It seems like Spring has started, finally, but nights are still chilly. May I suggest French onion soup? I recently had one at Brasserie Zedel, an enormous gorgeous French-style brasserie near Piccadilly Circus where I managed to have a tasty three course meal for £10.50p. The Maitre d’ didn’t want to let me in for some reason “you can go upstairs and have a cake” he sniffed dismissively, but it was bitterly cold outside and I needed French onion soup dammit. I gazed upon an almost empty restaurant, with a live piano player tinkling in the background reading music from an iPad. “May I see the menu?” I asked him. Reluctantly, from underneath his desk, he pulled out a large sheet of card, all in French. I then proceeded to trill, airily, in fluent French, about what I felt like eating, snapped the menu shut and confronted him with a steely-toned arch-eyebrowed“So you won’t allow me to eat here?”
He smiled tightly through gritted teeth and said “Of course Madam, but I’ll need the table back by 6″.
It was 4.30pm.
Maybe he was tired. The rest of the waiting staff were lovely. They gave me an English menu. I think the French one is kept at the front to put people off. So almost a decade living in France and consecutively shagging approximately four French boyfriends over a number of years were well worth it after all.
At home, my Riverford Organic box delivery had left me with a full basket of onions, built up week by week. Once I’d fished out and chucked all the soft ones at the bottom, plenty remained.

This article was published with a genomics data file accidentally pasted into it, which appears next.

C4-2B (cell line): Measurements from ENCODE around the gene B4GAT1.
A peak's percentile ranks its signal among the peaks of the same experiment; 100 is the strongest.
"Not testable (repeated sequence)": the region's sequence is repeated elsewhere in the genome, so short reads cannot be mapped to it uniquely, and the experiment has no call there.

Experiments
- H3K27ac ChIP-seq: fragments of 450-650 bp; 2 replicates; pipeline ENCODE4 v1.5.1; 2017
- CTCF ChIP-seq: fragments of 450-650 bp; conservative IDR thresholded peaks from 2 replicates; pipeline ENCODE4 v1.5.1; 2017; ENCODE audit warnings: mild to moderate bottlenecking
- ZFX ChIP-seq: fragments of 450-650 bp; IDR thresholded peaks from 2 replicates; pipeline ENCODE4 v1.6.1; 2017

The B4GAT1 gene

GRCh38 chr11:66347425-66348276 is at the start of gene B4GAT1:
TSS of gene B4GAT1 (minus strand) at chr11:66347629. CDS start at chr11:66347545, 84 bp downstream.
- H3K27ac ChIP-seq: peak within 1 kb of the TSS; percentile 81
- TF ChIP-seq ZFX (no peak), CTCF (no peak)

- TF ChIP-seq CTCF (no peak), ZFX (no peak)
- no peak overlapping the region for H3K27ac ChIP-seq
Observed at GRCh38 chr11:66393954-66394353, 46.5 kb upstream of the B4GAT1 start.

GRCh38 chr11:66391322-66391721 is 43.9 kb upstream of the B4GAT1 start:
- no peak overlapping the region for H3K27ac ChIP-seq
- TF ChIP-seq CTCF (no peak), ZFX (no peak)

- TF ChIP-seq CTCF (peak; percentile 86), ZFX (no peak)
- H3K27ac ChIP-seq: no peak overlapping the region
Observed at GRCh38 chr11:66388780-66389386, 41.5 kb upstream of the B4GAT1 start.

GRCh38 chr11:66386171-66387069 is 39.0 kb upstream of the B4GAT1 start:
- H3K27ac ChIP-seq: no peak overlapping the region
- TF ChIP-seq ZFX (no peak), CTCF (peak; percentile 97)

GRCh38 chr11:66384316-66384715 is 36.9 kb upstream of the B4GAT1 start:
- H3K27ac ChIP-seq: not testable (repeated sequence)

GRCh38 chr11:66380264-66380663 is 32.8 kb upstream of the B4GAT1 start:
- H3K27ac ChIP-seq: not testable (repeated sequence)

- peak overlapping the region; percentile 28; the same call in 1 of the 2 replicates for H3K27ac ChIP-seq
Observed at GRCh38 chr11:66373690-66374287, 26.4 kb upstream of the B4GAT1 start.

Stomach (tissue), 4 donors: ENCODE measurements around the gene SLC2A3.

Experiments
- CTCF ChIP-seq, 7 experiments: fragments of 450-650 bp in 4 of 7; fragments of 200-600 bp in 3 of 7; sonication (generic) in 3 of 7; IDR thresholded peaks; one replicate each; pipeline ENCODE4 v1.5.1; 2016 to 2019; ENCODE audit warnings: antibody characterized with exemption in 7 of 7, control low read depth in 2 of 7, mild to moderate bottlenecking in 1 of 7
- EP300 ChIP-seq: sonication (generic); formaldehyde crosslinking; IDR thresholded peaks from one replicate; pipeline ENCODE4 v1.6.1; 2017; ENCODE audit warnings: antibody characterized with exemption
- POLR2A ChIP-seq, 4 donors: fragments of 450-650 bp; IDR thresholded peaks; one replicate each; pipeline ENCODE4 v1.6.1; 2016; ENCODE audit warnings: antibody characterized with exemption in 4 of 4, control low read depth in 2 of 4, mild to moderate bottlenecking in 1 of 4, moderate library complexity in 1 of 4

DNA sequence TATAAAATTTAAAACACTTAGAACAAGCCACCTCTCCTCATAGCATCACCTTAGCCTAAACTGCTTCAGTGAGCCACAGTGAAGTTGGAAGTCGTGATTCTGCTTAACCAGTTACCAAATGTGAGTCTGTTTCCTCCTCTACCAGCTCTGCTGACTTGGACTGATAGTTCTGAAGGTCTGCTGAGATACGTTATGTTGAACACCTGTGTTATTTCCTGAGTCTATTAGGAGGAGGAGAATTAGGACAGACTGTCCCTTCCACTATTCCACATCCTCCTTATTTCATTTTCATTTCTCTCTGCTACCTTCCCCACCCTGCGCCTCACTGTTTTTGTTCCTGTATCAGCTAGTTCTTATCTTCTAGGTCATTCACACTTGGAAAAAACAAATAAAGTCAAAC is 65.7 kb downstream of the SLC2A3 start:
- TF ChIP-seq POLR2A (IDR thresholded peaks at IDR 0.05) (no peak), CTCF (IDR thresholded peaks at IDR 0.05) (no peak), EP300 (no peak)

Do not listen to those that suggest French onion soup only authentic with a beef stock. That is complete couilles. A spoonful of Marmite, (appropriately the word ‘marmite’ in French, means a pot-bellied casserole dish) plenty of white wine and softly cooked good quality onions is all that you need. In fact it’s so rich that it’s an entire meal in a bowl: soup, bread, cheese.
Enough for 6-8
1.5 kilos of good brown onions, sliced thinly, into rounds or half rounds
Olive oil to cover the bottom of your pot
4 cloves garlic, minced
1 large tablespoon of Marmite
3 fresh bay leaves
1 bottle white wine
1 litre of vegetable stock
1 loaf of French baguette or French pain de campagne or sourdough bread
300g of Cheddar, Gruyere or Emmental cheese, grated
1 tablespoon of freshly ground pepper or a sprinkle of pickled green peppercorns
Simmer the onions until soft in the pan containing olive oil. Add the garlic, Marmite and bay leaves.
Add the white wine, let the onions soak it up.
Then add the vegetable stock.
Simmer for 30 minutes. Serve into oven proof bowls, ceramic or enamel.
Add 2 slices of bread to each bowl and scatter the grated cheese all over the bread, overlapping until it cover the bowl.
Put under the grill for 10 minutes. (Aga instructions, leave on the top shelf of your hottest oven for 15 minutes)
Grind on the pepper. Serve with a green salad and a good bottle of red (this soup is rich enough for red) or white wine.